Monster Hunter is one of my favorite games.  The game isn’t about leveling, and it isn’t (entirely) about finding stronger equipment.  To be good at Monster Hunter you need to practice and become better.  It asks of you to be consistent and focused.  It asks you to be better than you were last time.

I never did sports in my middle and high school.  I tried out for basketball once, but I didn’t really enjoy it.  I don’t inherently enjoy competition.  Friendly competition yes, but for school teams it was so intimidating.  You had to be better than them.  They tell you to improve yourself, but so you can pummel the opponent into a crumpled form on the ground.

It doesn’t feel rewarding.  Sure, it gets your testosterone going, but for me I always felt more rewarded when I found myself getting better at things rather than being better than a different person.

I am currently taking Muay Thai Boxing.  I’ve learned a bunch, and its a really fun, albeit stupid fucking hard, way to exercise.  I’ve learned to throw kicks that would knock grown men to the ground.  I know how to throw punches.  I’ve learned a ton.  My favorite thing I can do now?

Touch my toes.

I’ve never been able to touch them.  When I practice with other students, my body gets wrecked.  Its hard, I’m gasping, and I never seem to keep up.  I have no frame of reference for my improvements because these nineteen year old boxers are way more into it than I am.

But my toes?  Those are mine.  I did that.  I did the stretches.  I practiced the moves.  And I have results that are directly related to me improving myself.  Beating myself.

Your hardest opponent should always be yourself.

-DTM

A Mathematicians Guide to Being a Better Person

You pull up to Barnes and Noble.  You check your makeup, because it’s Friday, and it’s gonna be crazy.  You start to head in and your friend follows your lead.  You both adjust your new reading glasses because they drive the tellers wild.

You get to the door first and hold it.  Following behind your friend is another kid about to get his party on.  You’re nice, so you patiently wait for him.

But it turns out he was a little further away then you thought, and you face the most unbearable situation.  The one where you don’t want to be rude, but now its awkward because you’re waiting, he’s coming slowly, and you try to avoid eye contact because “hot fucking damn is this awkward.”

I can solve this.  How long do you wait?  How long is too long?  Am I jerk for walking away if I already held the door for someone else?

One of my life philosophies I’ve developed in the last couple years is that I believe we are going to succeed or fail as a race.  This is a team game, and people aren’t playing with the other kids.

So for me, I break everything down into positives and negatives.  That’s it.  Every situation is built of positives and negatives, and if you add them up you can make better decisions.

Back to the situation.

For me?  If I’m casually walking I can open a door, pass through the threshold, have it close behind me, and begin walking again in maybe 4 seconds.

So when I’m about to get my party on at Barnes and Noble, I open that door and I break down the situation.  Each person could theoretically go through the door 4 seconds at a time.  But if I hold the door, it cuts off about 1 second of their time to get through.  If 1 person comes through while I’m holding it, we have my 4 seconds, and 3 seconds for the other person.  That’s a net gain of 1 second for humanity.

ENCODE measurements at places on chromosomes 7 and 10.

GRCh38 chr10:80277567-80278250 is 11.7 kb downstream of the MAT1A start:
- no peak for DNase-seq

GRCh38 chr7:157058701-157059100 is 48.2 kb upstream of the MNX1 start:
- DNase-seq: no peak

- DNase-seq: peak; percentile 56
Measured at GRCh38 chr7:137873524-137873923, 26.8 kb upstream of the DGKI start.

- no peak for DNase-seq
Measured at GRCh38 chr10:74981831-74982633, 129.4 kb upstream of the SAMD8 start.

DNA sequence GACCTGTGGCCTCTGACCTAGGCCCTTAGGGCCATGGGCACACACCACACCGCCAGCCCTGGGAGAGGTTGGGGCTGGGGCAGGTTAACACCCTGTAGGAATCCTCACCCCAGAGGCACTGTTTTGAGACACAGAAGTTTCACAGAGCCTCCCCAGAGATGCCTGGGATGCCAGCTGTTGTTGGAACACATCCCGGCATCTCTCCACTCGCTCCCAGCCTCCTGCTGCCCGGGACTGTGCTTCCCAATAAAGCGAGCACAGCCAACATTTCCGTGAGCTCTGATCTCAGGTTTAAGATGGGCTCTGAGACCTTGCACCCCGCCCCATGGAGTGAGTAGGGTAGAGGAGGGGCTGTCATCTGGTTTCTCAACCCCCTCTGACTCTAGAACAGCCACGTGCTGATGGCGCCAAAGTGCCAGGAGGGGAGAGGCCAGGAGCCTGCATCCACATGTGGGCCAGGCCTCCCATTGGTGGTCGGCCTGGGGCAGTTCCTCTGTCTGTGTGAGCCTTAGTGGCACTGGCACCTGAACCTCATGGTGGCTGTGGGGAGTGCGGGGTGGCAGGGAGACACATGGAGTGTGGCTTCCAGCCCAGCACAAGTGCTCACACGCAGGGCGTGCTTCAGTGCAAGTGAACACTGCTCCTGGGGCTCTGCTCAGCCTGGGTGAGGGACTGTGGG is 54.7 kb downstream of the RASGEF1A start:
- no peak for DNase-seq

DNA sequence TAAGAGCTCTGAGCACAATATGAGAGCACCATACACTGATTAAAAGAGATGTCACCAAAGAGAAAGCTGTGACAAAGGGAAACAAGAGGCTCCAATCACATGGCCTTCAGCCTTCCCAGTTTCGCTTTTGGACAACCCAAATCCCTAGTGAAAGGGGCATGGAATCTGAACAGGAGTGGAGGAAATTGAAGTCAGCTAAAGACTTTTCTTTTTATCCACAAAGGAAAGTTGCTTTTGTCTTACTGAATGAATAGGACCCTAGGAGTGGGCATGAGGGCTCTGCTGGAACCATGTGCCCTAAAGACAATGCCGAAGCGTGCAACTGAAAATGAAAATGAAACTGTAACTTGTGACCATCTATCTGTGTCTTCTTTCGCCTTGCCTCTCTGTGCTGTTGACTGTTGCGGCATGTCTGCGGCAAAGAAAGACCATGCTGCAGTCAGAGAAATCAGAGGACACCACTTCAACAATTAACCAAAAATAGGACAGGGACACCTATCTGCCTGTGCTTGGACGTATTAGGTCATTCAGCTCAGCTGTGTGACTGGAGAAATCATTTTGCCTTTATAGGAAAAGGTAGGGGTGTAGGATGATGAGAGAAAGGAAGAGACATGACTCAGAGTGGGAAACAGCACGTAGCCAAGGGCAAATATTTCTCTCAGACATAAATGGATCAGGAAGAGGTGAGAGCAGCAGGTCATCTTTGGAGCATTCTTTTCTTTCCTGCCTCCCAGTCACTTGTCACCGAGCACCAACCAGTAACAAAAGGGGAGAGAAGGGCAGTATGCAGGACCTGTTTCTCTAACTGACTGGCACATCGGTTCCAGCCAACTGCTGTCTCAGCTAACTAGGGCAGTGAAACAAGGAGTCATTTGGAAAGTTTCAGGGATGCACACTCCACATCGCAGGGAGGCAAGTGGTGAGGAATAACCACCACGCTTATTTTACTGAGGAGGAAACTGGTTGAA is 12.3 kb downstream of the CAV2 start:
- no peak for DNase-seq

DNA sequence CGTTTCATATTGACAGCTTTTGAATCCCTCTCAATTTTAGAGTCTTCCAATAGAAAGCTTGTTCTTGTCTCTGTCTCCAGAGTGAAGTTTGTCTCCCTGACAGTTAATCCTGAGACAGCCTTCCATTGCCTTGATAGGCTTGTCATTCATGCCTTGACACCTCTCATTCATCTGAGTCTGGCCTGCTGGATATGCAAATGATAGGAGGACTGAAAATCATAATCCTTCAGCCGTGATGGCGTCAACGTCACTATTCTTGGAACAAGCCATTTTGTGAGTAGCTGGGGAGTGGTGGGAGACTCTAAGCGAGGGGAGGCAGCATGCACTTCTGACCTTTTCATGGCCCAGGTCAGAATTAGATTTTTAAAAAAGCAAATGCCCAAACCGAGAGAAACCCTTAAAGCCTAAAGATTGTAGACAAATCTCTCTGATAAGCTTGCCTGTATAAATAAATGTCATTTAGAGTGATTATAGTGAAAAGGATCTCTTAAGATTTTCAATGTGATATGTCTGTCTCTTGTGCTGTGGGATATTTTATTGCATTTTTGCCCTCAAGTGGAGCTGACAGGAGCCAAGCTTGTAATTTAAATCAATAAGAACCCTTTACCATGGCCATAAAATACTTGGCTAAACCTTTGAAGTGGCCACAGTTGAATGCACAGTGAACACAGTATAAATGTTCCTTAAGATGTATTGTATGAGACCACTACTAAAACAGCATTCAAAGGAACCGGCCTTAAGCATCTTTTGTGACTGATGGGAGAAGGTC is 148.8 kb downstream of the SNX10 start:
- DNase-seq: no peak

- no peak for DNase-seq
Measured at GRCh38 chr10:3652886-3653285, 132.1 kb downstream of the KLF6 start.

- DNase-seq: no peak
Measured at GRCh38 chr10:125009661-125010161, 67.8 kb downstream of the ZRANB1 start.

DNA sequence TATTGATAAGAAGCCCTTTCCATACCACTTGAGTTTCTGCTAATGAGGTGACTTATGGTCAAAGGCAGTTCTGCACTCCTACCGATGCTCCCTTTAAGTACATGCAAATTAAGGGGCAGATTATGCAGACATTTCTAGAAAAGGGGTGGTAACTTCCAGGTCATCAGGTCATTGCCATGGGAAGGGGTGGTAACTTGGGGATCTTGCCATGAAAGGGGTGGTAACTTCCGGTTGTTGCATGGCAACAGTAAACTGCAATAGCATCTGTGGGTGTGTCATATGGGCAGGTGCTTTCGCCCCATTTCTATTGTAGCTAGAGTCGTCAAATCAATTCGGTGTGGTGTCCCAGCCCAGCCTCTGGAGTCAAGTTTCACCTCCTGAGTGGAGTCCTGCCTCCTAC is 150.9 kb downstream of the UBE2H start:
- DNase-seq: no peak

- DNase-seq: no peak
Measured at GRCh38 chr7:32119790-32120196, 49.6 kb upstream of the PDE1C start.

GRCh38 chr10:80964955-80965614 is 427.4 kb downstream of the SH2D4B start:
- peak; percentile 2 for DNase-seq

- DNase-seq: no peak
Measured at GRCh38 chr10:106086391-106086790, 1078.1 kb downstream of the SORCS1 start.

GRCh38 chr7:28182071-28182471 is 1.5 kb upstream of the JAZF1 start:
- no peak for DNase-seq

But what if the dude’s slow and still a ways away?

It takes you 4 seconds to get through the door.  It’ll take him 4 seconds to get through the door.  For there to be any positives you need to have the total time be 7 seconds.  Here is the critical question: is he 3 seconds away?

Yes?  Then hold the door.  Net gain +1.

No?  Then you can walk in not feeling like a jerk because there was no net loss.  

If you hold the door for more than 4 seconds you are wasting your own time, and you count towards humanity.

New situation: rush hour traffic.

How come people can’t merge in traffic?  Because they only think about themselves, and they don’t look at the bigger picture.  If someone is maintaining their speed next to you on the gentle curve of the merging lane, you need to let them go in front of you.  Why?  Because on a triangle the hypotenuse is the longest side.  So if they are going as fast as you on the longer piece of road, they are going faster than you.  If you don’t let them in, you make them lose speed.  then they lose an amount of distance and time equal to how much you made them slow down and for how long.

If you are going faster, then you continue your speed because them pushing in front of you will cause you to lose speed, time, and distance.

But Daniel!  If I have to let them in, than I have to slow down!  I will lose time, distance, and speed.

Yes, but you are holding the door!

If you or someone gets cut off at 55 mph, you have to brake hard!  However, if you play on a team, you slow down 10 mph to let him get in front of you, the other car maintains 55 mph, and your net loss is only a few seconds, a bit of speed, and a small bit of distance.  However, the other driver didn’t have to brake wildly, so your combined mph is higher than if someone had to brake or come to a stop.

Don’t think its relevant?  Check out truck drivers.

Truck drivers know that the groups speed matters more than their individual speed.  If you are a polite driver they almost always let you in because they know that slowing to 25 mph is better than coming to a stop.  You ever seen a truck try and get up to speed from a stop?  Takes forever.  They don’t want to stop, they just want to maintain movement.  They would rather everyone go 25 mph during the merge than having some jackass blaze to the front of the line and try and cut in.  Then all of us have to stop.  How fast are you going when someone causes everyone to stop?  Oh yeah, its freakin’ 0 mph, when you could all be going 25 mph as a group.  The jackass would sacrifice all of our momentum so that they can have an extra 20 feet.  And this isn’t even counting the hundreds of people behind you.

This post is already too long to list more examples.  We pass and fail as a race.  Selfishly furthering yourself doesn’t help the team pass.  We mess up our planet because people are too centrally focused to look around and realize their positive is many peoples negative.  I will gladly sacrifice a few moments of my day so that others can gain in subtle ways.  I don’t mind losing a little bit, if we as a team can gain then I will gladly keep this up.

Just crunch the numbers.

-DTM